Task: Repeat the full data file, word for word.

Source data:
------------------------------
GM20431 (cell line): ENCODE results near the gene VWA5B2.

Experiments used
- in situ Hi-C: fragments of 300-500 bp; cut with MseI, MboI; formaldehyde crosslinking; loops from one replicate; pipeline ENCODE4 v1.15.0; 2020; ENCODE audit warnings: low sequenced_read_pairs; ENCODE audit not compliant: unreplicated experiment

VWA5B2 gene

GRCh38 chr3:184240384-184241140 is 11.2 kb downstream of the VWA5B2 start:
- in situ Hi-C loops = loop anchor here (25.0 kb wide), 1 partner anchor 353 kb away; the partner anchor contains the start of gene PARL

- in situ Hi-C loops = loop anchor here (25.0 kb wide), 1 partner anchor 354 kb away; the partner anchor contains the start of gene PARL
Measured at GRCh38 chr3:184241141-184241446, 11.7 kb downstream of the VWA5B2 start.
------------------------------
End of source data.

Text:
GM20431 (cell line): ENCODE results near the gene VWA5B2.

Experiments used
- in situ Hi-C: fragments of 300-500 bp; cut with MseI, MboI; formaldehyde crosslinking; loops from one replicate; pipeline ENCODE4 v1.15.0; 2020; ENCODE audit warnings: low sequenced_read_pairs; ENCODE audit not compliant: unreplicated experiment

VWA5B2 gene

GRCh38 chr3:184240384-184241140 is 11.2 kb downstream of the VWA5B2 start:
- in situ Hi-C loops = loop anchor here (25.0 kb wide), 1 partner anchor 353 kb away; the partner anchor contains the start of gene PARL

- in situ Hi-C loops = loop anchor here (25.0 kb wide), 1 partner anchor 354 kb away; the partner anchor contains the start of gene PARL
Measured at GRCh38 chr3:184241141-184241446, 11.7 kb downstream of the VWA5B2 start.